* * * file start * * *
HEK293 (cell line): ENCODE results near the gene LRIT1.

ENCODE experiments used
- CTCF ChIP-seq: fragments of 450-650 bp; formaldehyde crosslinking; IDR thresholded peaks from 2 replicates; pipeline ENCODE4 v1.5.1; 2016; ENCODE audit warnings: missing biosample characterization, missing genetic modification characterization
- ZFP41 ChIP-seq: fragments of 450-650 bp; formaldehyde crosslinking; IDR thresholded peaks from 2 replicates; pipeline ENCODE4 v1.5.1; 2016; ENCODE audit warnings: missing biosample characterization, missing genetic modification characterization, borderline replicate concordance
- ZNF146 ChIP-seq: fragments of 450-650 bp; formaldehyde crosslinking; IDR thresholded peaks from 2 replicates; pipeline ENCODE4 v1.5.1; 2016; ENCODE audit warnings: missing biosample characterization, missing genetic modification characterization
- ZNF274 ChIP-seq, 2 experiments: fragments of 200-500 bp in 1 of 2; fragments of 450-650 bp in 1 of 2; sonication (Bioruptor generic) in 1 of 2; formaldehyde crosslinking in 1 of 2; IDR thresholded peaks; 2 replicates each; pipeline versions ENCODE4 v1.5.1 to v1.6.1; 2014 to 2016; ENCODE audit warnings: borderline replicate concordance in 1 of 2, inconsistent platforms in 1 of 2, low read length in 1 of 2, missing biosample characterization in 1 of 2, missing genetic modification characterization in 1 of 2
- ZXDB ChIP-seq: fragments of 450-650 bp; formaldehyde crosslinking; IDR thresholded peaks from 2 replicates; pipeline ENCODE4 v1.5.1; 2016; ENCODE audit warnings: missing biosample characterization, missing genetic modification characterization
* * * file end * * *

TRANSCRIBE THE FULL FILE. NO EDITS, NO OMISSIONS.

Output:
HEK293 (cell line): ENCODE results near the gene LRIT1.

ENCODE experiments used
- CTCF ChIP-seq: fragments of 450-650 bp; formaldehyde crosslinking; IDR thresholded peaks from 2 replicates; pipeline ENCODE4 v1.5.1; 2016; ENCODE audit warnings: missing biosample characterization, missing genetic modification characterization
- ZFP41 ChIP-seq: fragments of 450-650 bp; formaldehyde crosslinking; IDR thresholded peaks from 2 replicates; pipeline ENCODE4 v1.5.1; 2016; ENCODE audit warnings: missing biosample characterization, missing genetic modification characterization, borderline replicate concordance
- ZNF146 ChIP-seq: fragments of 450-650 bp; formaldehyde crosslinking; IDR thresholded peaks from 2 replicates; pipeline ENCODE4 v1.5.1; 2016; ENCODE audit warnings: missing biosample characterization, missing genetic modification characterization
- ZNF274 ChIP-seq, 2 experiments: fragments of 200-500 bp in 1 of 2; fragments of 450-650 bp in 1 of 2; sonication (Bioruptor generic) in 1 of 2; formaldehyde crosslinking in 1 of 2; IDR thresholded peaks; 2 replicates each; pipeline versions ENCODE4 v1.5.1 to v1.6.1; 2014 to 2016; ENCODE audit warnings: borderline replicate concordance in 1 of 2, inconsistent platforms in 1 of 2, low read length in 1 of 2, missing biosample characterization in 1 of 2, missing genetic modification characterization in 1 of 2
- ZXDB ChIP-seq: fragments of 450-650 bp; formaldehyde crosslinking; IDR thresholded peaks from 2 replicates; pipeline ENCODE4 v1.5.1; 2016; ENCODE audit warnings: missing biosample characterization, missing genetic modification characterization